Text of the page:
Including Supplemental Provisions for Added Protection
Additional important considerations for BAAs include liability and cost allocation associated with HIPAA violations by the BA or its subcontractor. Many CEs include indemnity provisions as well as liability for breach notification including investigation, response, and mitigation for breaches caused by the BA or its subcontractors. BAs typically seek to limit their exposure for breaches by limiting the BAA to the most basic terms required by HIPAA.

Many BAs are reluctant to enter into BAAs that contain indemnity or cost allocation provisions. The CE’s decision to include some or all of these additional provisions depends largely on the risk to PHI, and the potential for a breach. However, noncompliance with the BAA requirement is not an option. The Raleigh Orthopaedic Clinic resolution agreement teaches that OCR has little tolerance for HIPAA violations and will not hesitate to apply a significant penalty for noncompliance; one that far outweighs the CE’s administrative burden of obtaining a basic BAA.

Examples of Business Associates

  • Third-party administrator that assists with claims processing
  • CPA firm whose accounting services to a healthcare provider with access to PHI
  • Attorney whose legal services involve access to PHI
  • Consultant that performs utilization reviews for a hospital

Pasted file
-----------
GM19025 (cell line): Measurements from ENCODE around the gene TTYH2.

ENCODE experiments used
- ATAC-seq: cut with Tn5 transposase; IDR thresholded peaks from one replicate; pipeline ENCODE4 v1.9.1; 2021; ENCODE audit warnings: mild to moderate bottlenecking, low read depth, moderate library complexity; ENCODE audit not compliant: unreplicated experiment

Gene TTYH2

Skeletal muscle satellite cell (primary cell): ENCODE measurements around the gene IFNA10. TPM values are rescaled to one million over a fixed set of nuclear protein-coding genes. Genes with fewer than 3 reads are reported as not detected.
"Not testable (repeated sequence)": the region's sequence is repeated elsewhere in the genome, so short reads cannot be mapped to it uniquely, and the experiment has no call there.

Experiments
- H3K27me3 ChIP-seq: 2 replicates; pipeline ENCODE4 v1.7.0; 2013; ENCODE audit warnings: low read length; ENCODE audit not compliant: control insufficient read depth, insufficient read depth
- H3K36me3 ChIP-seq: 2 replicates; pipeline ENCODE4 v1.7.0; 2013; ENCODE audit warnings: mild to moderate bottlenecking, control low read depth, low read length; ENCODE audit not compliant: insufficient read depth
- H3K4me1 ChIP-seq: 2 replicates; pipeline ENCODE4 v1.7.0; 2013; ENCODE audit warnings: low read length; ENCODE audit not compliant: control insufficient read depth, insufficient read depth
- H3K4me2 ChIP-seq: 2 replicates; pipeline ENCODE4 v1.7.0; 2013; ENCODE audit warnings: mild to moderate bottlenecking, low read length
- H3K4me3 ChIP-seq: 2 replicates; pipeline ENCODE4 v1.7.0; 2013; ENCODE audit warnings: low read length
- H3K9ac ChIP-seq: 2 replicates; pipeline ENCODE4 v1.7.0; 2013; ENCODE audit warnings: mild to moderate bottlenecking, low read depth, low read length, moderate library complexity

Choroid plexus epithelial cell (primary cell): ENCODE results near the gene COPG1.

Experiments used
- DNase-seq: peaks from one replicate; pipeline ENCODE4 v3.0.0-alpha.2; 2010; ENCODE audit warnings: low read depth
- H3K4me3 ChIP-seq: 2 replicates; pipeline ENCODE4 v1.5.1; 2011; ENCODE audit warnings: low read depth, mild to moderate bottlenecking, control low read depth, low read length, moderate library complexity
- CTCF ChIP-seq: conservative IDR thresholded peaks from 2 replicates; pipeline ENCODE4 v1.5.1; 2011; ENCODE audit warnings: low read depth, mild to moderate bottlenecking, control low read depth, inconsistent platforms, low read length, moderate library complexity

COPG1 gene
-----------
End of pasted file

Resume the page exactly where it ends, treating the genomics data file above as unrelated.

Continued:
• Healthcare clearinghouse that translates a claim from a non-standard format into a standard transaction on behalf of a healthcare provider and forwards the processed transaction to a payer
  • Independent medical transcriptionist
  • Pharmacy benefits manager of a health plan’s pharmacist network
  • PHI or billing data storage contractor, including cloud storage such as Dropbox or Google Docs

Requirement Exceptions

  • A hospital is not required to have a BAA with the specialist to whom it refers a patient and transmits the patient’s medical chart for treatment purposes, or
    • when a healthcare provider discloses PHI to a health plan for payment purposes
    • with persons or organizations (e.g., janitorial service or electrician) whose functions or services do not involve the use or disclosure of PHI, and where any access to PHI by such persons would be incidental, if at all
    • with a person or organization that acts merely as a conduit for PHI, for example, the U.S. Postal Service, certain private couriers, and their electronic equivalents
    • among covered entities who participate in an organized healthcare arrangement (OHCA) to make disclosures that relate to the joint healthcare activities of the OHCA
    • to disclose PHI to a researcher for research purposes, because the researcher is not conducting a regulated service, function or activity
    • financial institution providing its normal banking or other financial transaction services to its customers; it is not performing a function or activity for, or on behalf of, the covered entity
  • A physician is not required to have a BAA with a laboratory as a condition of disclosing PHI for the treatment of an individual
  • A hospital laboratory is not required to have a business associate contract to disclose protected health information to a reference laboratory for treatment of the individual

Click here for access to the U.S. Department of Health & Human Services and Centers for Medicare & Medicaid Services sample Business Associate Agreement.